Of late, our State Government has been coming up with rules and regulations that can only be termed draconian and extremely regressive, when it comes to public spaces. In the past 24 months, the only answer to certain incidents that have taken place has been to shut off all access to the locations where these happened. Thereafter, no corrective action of any kind is taken, thereby showing that what can at best be a temporary measure becomes permanent and as a consequence making the innocents suffer while those who caused the original incidents are left to go scot free. We allude to the shutting off of the Marina for all congregations, the blanket ban on all trekking in Tamil Nadu forests, and the fire in the Pudu Mandapam at the Meenakshi Amman Temple in Madurai.
It is now almost 15 months since the flash agitation for Jallikattu took place on the Marina. As to why that protest happened and who exactly were backing it remains a mystery even now. But what people have had to live with since then are restrictions of access as far as the beach is concerned. This has, of late, become even more severe, what with the State Government having fears that those demanding Cauvery water could well congregate here. As a result, two-wheelers can no longer park along the beach and the public is not allowed on the promenade.
In a parallel to this is the instance of the forest fire at Theni, which, sadly consumed the lives of several trekkers. The Government has since imposed a blanket ban on all trekking activities. Yet another incident, which echoes these, is the fire at the Pudu Mandapam in Madurai. Following this there have been calls to remove all shops from all HR&CE temples in order to prevent such incidents. Can wholesale eviction be a solution? Shops and rental incomes from these have been an integral part of temples for decades now.
All these incidents point to the failure of agencies run by the Government. A public space is meant for the public to congregate and, if necessary, express their opinion. Even Freedom Struggle meetings have happened at the Beach. It is a Government’s duty to address such issues and ensure that the protesting public disperses peacefully.
Similarly, in the case of the Theni fire, the trekkers did buy entry tickets and go into the forest. And so permission of a kind had been taken. As to what fire warning systems there are in place, is the question to be answered. World over, there are designated trekking areas in wooded districts. These have safety warnings, places to take shelter in, in the event of disasters, and methods to track those who are trapped. It is doubtful if any of these protective measures were in place at Theni. Now, instead of ensuring these are implemented, the Government has chosen to shut off all access to trekking. What purpose does this serve? The forests will only become dens of anti-social activities with perhaps worse disasters to follow.
As for the Meenakshi Amman Temple, the public has for long noticed what was invisible thus far to our fire and safety authorities – dumping of plastics, drawing of wires all across the place and usage of lighting and power of wattage that was far beyond what was permitted. The precinct was inviting a fire and when it happens, there are calls for evicting all shops from not only this temple but from every other historic shrine. Is it even feasible to implement?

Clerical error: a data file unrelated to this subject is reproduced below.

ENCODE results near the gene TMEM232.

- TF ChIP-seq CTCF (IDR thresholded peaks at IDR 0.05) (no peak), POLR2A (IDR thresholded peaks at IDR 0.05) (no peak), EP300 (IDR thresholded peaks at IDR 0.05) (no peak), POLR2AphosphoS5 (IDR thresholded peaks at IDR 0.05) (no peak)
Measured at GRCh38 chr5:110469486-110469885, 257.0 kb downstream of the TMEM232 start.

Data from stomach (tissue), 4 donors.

What is needed now is regulation, for which the laws exist but are sadly not implemented. Blanket bans can only make matters worse.
Well said. These are typical knee jerk reactions which assuage the media and the public with the attention span of a nano second that something is being done.
But I believe blaming the government is sub optimal. Sure, they are purely applying a Band Aid. The government (and politicians) are however a perfect reflection of public opinion. There is little appetite in public opinion for a considered, long lasting, sustainable solution. There is only the instant gratification requirement that something is being done. Hence all these moves.
A second corollary is the breakdown of abiding by the law, well illustrated in the Meenakshi Temple case. Yes, the authorities must have stamped out dumping of plastics or the “avarai pandal” of electrical wires. But then if 99% of the population resorts to it ( any our streets is witness to this) , authorities are powerless. There is a crying need to stem the utter lawlessness in our society – only we can wake up to doing it.
Love your blog.
The temple point is not correct. You, the one, who speak volumes about protection of heritage sites, how can you advocate permitting of shops within temple precincts?
The logic is simple – only if a human is alive will there be problems of health or other manmade issues. No such problems if the human is dead or in suspended animation like coma. So keep the humans dead or in coma and it is easy when you have the power. Same with Marina protests or Trekking or usage of temple premises. The only exemptions being Tamilnadu could be movies in cinema houses, sarakku at Tasmac outlets or corruption money flows, for these can never be stopped or suspended. These humans are strange anyway – they do not even know what to protest for, why and how.
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